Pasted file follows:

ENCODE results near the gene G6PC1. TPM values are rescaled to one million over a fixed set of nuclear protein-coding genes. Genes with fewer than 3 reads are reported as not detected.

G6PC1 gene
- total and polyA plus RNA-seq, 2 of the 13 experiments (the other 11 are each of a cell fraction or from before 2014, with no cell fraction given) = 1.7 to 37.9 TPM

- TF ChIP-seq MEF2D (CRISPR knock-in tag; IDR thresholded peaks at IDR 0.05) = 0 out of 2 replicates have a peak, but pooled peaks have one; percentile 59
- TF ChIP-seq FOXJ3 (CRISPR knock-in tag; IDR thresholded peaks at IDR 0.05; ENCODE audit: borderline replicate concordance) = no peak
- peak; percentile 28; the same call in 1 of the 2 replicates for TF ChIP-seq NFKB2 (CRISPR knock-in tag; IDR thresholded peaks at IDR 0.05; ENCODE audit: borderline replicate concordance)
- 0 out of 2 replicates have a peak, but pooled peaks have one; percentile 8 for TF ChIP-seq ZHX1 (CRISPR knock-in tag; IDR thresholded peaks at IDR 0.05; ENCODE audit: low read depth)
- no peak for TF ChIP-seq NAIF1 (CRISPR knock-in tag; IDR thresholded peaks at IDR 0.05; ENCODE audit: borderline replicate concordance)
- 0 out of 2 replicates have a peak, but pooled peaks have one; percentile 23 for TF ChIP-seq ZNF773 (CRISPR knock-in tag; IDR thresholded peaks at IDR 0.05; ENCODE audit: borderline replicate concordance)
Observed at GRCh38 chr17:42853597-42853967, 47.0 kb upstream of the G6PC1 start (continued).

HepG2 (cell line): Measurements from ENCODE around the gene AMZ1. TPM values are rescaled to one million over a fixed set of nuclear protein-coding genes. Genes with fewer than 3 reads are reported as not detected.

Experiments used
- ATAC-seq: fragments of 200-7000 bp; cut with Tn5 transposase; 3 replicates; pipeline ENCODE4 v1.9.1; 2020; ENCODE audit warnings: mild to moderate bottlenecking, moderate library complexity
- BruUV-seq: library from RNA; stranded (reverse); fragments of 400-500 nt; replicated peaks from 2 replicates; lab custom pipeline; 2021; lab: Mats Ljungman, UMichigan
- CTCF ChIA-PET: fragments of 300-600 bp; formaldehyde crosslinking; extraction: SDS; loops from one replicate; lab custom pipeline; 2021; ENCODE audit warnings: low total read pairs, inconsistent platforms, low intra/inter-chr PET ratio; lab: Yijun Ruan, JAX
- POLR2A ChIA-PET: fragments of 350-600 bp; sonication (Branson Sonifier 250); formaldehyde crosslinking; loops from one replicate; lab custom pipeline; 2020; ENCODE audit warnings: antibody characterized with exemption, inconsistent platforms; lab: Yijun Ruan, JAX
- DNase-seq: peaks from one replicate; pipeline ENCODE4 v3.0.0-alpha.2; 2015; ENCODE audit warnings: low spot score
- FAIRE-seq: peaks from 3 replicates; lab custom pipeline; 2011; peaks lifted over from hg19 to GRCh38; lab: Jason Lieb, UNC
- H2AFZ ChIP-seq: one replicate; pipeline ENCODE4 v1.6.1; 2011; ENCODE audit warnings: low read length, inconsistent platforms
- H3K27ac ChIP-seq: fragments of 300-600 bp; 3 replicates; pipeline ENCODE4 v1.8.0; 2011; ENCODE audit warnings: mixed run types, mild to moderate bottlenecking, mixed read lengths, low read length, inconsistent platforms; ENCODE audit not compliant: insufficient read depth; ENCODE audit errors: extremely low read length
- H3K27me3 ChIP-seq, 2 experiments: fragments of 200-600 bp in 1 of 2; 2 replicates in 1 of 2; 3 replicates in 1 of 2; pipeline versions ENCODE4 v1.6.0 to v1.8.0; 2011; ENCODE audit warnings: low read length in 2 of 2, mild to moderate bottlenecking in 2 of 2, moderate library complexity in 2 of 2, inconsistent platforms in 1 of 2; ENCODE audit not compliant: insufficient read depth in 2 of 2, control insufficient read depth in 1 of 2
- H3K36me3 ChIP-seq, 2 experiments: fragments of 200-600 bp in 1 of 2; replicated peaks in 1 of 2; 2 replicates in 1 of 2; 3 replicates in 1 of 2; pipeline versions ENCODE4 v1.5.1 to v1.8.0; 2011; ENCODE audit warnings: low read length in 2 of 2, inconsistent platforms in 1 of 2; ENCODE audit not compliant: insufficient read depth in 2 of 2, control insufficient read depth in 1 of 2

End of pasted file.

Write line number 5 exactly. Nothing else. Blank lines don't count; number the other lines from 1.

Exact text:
- TF ChIP-seq FOXJ3 (CRISPR knock-in tag; IDR thresholded peaks at IDR 0.05; ENCODE audit: borderline replicate concordance) = no peak